Surcharge hits profits
INFLATED fuel prices may be the final death-knell for embattled farmers forced to fork out hundreds of dollars more in freight levies every week.
Sharon rockmelon and tomato grower Brett Attard said the increased fuel prices had added an extra 8% on top of their already heavy transport costs.
"This time of the year, we're spending about $10,000 a week in transport so that means we have to pay an extra $800 a week for the fuel hike,'' Mr Attard said.
"As far as rockmelons go, we're one of the smaller growers, but some growers may spend three times as much as us.
"The prices received on today's market are what they were 15 to 20 years ago, but the inputs have gone up considerably.
"It is no longer going to be worth freighting some seasonal produce to Sydney or Brisbane.
"We are the only industry that can't pass our increased costs on, so it's going to push some of the smaller growers out.''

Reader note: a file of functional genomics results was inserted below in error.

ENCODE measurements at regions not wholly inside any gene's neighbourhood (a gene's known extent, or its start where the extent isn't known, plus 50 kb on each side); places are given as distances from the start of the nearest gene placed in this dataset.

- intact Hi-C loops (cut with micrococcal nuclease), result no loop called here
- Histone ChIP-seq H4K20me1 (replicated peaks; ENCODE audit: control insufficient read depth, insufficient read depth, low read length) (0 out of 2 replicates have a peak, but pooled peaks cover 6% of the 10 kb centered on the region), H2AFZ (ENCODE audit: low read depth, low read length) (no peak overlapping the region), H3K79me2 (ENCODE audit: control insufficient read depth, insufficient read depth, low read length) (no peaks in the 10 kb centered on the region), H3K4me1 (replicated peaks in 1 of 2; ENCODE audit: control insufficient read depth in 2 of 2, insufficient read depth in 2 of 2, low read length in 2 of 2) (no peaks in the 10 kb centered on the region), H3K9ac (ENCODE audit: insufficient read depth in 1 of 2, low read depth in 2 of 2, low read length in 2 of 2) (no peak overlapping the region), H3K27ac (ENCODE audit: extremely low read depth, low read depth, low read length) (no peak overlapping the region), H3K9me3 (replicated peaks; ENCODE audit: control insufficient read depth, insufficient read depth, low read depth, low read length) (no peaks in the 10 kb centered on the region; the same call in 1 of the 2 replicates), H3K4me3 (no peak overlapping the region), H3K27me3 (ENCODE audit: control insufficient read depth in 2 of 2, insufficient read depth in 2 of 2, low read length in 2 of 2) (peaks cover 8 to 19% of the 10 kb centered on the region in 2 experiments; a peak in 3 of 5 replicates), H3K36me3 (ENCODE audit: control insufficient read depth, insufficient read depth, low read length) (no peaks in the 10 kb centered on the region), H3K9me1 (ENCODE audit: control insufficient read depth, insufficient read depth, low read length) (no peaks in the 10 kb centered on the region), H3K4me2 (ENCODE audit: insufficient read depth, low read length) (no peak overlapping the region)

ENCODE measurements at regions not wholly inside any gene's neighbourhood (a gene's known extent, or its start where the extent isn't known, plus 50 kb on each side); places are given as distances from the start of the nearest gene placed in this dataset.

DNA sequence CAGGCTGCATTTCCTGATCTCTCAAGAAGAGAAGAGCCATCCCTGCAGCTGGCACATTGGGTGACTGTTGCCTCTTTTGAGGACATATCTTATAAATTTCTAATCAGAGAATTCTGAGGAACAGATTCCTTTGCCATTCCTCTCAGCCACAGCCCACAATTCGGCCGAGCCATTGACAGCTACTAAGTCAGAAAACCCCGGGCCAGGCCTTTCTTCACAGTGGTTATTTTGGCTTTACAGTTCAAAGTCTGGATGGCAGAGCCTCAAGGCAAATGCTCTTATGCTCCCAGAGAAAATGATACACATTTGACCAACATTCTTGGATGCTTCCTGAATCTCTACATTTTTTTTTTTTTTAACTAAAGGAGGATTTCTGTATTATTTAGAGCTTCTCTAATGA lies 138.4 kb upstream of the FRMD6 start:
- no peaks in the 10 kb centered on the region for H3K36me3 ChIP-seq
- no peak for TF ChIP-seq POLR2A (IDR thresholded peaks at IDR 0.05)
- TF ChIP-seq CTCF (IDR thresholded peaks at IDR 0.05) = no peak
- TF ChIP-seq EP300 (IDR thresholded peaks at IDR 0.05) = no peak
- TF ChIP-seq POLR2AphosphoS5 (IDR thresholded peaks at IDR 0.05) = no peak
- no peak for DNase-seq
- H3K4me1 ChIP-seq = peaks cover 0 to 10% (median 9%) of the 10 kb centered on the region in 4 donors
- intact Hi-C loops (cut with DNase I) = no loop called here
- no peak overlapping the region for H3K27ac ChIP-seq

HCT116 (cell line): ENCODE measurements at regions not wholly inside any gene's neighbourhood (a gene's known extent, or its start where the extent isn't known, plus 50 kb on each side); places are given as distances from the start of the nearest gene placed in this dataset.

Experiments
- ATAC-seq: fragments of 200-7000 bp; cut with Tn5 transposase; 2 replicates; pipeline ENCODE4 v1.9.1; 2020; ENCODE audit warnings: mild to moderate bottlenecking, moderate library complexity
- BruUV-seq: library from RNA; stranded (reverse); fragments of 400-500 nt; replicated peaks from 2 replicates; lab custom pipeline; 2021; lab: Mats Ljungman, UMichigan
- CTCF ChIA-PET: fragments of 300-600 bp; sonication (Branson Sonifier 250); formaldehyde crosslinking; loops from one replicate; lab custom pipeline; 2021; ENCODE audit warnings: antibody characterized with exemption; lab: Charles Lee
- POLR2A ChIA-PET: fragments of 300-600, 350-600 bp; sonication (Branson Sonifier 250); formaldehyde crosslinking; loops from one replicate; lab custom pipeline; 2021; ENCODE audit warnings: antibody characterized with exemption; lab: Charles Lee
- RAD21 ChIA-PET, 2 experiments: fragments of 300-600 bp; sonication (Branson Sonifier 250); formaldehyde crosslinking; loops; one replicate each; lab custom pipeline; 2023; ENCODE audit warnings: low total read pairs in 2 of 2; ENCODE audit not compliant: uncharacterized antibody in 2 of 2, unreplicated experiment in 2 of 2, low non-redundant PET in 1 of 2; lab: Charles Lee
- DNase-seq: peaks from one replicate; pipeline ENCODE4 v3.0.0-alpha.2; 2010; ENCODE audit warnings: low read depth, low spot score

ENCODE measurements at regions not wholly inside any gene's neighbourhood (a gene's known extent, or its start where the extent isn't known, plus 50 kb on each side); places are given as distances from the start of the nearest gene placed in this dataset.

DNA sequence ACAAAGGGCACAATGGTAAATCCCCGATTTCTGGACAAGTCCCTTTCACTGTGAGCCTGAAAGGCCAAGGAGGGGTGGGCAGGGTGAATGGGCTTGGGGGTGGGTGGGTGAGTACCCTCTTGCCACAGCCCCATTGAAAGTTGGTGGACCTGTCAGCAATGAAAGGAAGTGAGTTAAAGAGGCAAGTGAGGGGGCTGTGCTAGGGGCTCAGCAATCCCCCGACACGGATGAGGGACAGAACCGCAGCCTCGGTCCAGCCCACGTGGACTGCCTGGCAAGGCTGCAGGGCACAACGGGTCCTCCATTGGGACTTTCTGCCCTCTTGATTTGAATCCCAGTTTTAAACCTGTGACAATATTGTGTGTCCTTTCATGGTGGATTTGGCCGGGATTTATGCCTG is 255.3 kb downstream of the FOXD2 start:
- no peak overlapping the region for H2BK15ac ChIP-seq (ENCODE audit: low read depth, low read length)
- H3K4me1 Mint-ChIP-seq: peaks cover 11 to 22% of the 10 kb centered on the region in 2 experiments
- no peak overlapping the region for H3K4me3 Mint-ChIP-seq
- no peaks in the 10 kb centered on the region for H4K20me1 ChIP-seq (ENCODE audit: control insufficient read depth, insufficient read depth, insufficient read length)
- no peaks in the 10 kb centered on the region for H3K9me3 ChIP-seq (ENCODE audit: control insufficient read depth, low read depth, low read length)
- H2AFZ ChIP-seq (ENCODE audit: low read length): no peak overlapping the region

Bundaberg Fruit and Vegetable Growers executive officer Scott Coleman said fuel prices were 130% more than a decade ago, but there had been marginal price return increases for commodities for growers.
"In the past 10 years, other skyrocketing costs have included labour (up 60%), packaging (up 35%) and transport (up 30%), which dramatically impacts on growers' bottom line,'' Mr Coleman said.
"This is going to slim the margins out and unfortunately push a lot of smaller concerns out of the economically sustainable marketplace.''
Mundubbera cattle producer Alex O'Neill said cattle producers would not feel the impact as heavily as vegetable growers, but it would cost them.
"It's the subtle things that we're going to notice in the longer term, for example the transport of cattle, extra surcharges for the delivery of all sorts of things, plus if you are doing any improved pastures or cultivation to support your herd,'' Mrs O'Neill said.
"It also affects our personal budget such as groceries.